The Libyan Army has regained control of Al-Watiya air base occupied by warlord Khalifa Haftar's militias following a two-week operation, a commander said Monday.
The victory was announced by the media office of the government-led Burkan Al-Ghadab (Volcano of Rage) Operation, citing Osama al-Juwaili, the commander of Operation Peace Storm.
The army shared images from the air base, showing damaged aircraft inside one of the hangars, Demirören News Agency (DHA) reported.
"Our hero forces have completely taken control of the Al-Watiya air base," Ossama Goweli, the commander of the joint operations room of the armed forces, said.
Libyan Prime Minister Fayez al-Sarraj on Monday praised the country's retaking of the Al-Watiya air base.
"We proudly announce the liberation of Al-Watiya military base from the grip of criminal militias," al-Sarraj, who is also the commander-in-chief of the Libyan Army, said in a statement.
He went on to say: "Today's victory does not mark the end of the battle. Rather, it brings us closer to the big day of victory by liberating all cities and regions and permanently eliminating the (Haftar-led) project of domination and tyranny."
Haftar’s forces took control of Al-Watiya in 2014 and had been using the air base as the command center for their operations in the west.
The Libyan army on Monday shot down another Hafter air defense system southwest of the capital.
Libyan military spokesman Col. Mohamed Qanunu said in a statement that the airstrikes were carried out against Haftar militias south of the city of Sirte.
A Russian-made Pantsir-type air defense system supplied by the United Arab Emirates (UAE) and an electronic jammer were destroyed in the airstrikes, Qanunu added.
Following Monday's victory, the Libyan army said it will move to liberate the city of Tarhouna, located around 140 kilometers (87 miles) southwest of the capital Tripoli.
Lt. Gen. Mohammed Al-Sharif, chief of staff of the Libyan army, told Libyan Al-Ahrar TV that his forces are getting ready to liberate regions south of Tripoli from Haftar's militias, including Tarhouna.
Meanwhile, three civilians were killed in a bombardment by Haftar's forces in the Qarabouli region east of the capital Tripoli, Anadolu Agency reported.
On Sunday, the Libyan army shot down another air defense system and a drone in airstrikes against Haftar militias at Al-Watiya air base.
On Saturday, the army destroyed the first Pantsir system supplied by the UAE.
Al-Watiya is seen as a key air base, second only to Mitiga International Airport near Tripoli. It was captured in 2014 by Haftar, the leader of illegally armed forces in eastern Libya, who used it as his headquarters for operations.
The Libyan Army recently liberated many towns from Haftar’s militia as part of Operation Volcano of Rage. After that, the military launched an operation to take Al-Watiya air base, located 140 kilometers southeast of Tripoli, from Haftar. The airstrike came as a part of operations to cut supplies to Haftar's militias.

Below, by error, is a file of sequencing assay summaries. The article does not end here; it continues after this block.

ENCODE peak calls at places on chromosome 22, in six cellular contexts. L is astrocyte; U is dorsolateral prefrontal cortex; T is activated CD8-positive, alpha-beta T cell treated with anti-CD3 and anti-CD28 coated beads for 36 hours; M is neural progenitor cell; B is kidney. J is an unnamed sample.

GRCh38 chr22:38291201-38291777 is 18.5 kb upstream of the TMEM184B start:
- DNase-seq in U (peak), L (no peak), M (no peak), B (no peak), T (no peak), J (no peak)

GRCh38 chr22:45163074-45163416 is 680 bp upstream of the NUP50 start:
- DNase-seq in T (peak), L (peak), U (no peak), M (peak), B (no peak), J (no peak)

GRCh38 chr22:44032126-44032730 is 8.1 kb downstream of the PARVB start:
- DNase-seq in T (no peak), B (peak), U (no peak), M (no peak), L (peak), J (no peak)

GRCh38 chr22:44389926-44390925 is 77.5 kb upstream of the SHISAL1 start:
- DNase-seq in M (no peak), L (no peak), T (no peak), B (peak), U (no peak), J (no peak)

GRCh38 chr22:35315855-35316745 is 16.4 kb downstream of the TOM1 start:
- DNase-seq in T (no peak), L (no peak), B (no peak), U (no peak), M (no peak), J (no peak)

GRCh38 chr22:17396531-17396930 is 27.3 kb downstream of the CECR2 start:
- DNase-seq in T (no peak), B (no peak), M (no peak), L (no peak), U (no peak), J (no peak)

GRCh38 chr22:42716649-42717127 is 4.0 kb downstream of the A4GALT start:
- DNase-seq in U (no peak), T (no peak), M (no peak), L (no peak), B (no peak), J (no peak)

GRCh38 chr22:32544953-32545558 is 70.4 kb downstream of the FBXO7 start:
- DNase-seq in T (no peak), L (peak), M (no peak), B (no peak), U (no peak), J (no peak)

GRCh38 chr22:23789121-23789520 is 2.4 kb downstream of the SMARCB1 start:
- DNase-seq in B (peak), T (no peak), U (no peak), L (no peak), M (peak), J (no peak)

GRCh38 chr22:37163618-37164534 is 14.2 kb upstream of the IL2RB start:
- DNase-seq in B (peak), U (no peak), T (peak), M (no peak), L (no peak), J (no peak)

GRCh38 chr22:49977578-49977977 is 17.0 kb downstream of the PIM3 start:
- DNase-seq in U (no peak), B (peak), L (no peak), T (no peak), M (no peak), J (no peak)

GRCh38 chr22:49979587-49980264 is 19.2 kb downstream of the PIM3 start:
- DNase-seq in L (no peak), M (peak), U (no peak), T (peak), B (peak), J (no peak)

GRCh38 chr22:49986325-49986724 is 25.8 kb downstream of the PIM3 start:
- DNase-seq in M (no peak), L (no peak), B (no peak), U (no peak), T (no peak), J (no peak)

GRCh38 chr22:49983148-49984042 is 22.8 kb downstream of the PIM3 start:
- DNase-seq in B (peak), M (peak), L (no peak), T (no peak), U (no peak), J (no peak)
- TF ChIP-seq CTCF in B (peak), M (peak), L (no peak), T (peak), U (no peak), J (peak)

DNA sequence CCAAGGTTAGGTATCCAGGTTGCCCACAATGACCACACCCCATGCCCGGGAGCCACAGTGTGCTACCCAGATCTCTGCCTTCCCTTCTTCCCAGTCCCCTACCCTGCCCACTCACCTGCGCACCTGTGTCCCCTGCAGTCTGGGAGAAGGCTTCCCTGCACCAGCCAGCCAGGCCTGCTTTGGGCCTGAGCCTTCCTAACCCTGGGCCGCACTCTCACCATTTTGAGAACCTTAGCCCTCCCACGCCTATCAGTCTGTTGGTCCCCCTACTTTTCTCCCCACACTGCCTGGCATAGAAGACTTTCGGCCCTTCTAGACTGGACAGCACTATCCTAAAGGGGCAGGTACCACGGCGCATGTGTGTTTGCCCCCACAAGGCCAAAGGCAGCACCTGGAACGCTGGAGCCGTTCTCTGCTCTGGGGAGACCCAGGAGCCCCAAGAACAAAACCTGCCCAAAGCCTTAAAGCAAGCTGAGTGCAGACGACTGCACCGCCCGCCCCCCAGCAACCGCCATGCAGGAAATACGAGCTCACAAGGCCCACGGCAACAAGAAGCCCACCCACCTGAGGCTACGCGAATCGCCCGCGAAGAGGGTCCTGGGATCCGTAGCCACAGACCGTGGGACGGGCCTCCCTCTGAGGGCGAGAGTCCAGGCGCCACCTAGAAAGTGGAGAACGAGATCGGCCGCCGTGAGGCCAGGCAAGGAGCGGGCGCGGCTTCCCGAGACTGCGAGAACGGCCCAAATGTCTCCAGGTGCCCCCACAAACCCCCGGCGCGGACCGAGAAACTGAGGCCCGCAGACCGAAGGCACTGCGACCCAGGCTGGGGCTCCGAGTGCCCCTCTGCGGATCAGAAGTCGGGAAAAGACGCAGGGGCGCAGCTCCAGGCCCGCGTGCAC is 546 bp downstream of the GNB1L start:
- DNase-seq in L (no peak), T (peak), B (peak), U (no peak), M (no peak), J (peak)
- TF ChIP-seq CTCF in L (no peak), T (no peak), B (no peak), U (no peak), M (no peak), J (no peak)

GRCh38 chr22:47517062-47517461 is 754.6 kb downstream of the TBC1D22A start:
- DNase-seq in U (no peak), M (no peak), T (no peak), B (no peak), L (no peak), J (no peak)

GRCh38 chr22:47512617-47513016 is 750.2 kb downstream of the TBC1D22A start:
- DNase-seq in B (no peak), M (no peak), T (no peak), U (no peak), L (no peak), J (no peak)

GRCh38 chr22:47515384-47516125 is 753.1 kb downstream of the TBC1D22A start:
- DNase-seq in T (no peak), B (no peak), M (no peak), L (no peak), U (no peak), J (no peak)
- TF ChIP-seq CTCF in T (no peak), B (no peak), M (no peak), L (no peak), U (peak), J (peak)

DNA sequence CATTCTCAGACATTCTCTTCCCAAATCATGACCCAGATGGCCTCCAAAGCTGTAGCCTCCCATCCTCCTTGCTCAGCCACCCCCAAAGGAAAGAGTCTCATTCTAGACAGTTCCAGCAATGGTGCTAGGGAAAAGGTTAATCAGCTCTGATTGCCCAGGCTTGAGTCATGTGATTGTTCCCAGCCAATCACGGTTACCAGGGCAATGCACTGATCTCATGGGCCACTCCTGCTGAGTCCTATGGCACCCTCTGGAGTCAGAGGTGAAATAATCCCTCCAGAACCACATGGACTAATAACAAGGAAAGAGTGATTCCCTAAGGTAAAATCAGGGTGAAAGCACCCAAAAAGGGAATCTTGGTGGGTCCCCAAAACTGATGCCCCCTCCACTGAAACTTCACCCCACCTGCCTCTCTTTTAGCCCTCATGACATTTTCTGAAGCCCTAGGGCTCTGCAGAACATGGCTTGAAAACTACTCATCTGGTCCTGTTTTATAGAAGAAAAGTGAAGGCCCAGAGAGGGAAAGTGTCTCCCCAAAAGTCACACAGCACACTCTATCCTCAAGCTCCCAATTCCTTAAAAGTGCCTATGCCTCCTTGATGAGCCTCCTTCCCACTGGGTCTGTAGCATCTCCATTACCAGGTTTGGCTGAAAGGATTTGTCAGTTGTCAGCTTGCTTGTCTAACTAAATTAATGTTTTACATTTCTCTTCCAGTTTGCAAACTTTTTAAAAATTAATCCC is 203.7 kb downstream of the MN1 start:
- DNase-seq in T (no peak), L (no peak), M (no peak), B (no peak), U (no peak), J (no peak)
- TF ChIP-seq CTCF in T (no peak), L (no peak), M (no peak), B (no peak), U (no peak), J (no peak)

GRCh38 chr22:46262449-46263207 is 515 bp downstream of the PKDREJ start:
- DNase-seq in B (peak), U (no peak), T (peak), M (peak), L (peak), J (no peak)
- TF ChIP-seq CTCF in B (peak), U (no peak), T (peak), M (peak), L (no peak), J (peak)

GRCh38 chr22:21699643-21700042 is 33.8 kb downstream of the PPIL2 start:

Haftar stepped up attacks on civilians this May, as the Libyan army recently gained an advantage and inflicted severe losses on his militants.
The government has been under attack by Haftar's forces since April 2019, with more than 1,000 killed in the violence. It launched Operation Peace Storm on March 26 to counter attacks on the capital.
Following the ousting of late dictator Moammar Gadhafi in 2011, Libya's legitimate government was founded in 2015 under a U.N.-led political deal. Since April 2019, the Government of National Accord (GNA) has been under attack by Haftar's forces, based in eastern Libya, and more than 1,000 people have been killed in the violence. In the past few weeks, the GNA has made significant gains against forces loyal to warlord Haftar, supported by France, Russia, the UAE and Egypt, while some provinces announced their support for the official government after months of bombing and shelling by Haftar on civilians, hospitals and schools.
The United Nations says hundreds have been killed and more than 200,000 displaced in the year since Haftar launched his battle for Tripoli, which quickly ground to a bloody stalemate.
The latest escalation comes as concern runs high over the spread of the coronavirus pandemic in Libya, where 25 cases and one death have been officially confirmed.
The U.N. has warned that health services in the country are already fragile and that many hospitals near fighting zones south of Tripoli have been damaged or closed.
Adding to the misery, more than 2 million residents of areas in and around Tripoli have for the past week been hit by water and power cuts, with the U.N. accusing "armed groups" of cutting off supplies.
Several U.N.-backed attempts to reach a cease-fire between Libya's two rival forces have failed, and the world body has slammed repeated violations of a 2011 weapons embargo. Last month, the U.N.'s Libya envoy Ghassan Salame quit his post citing health reasons.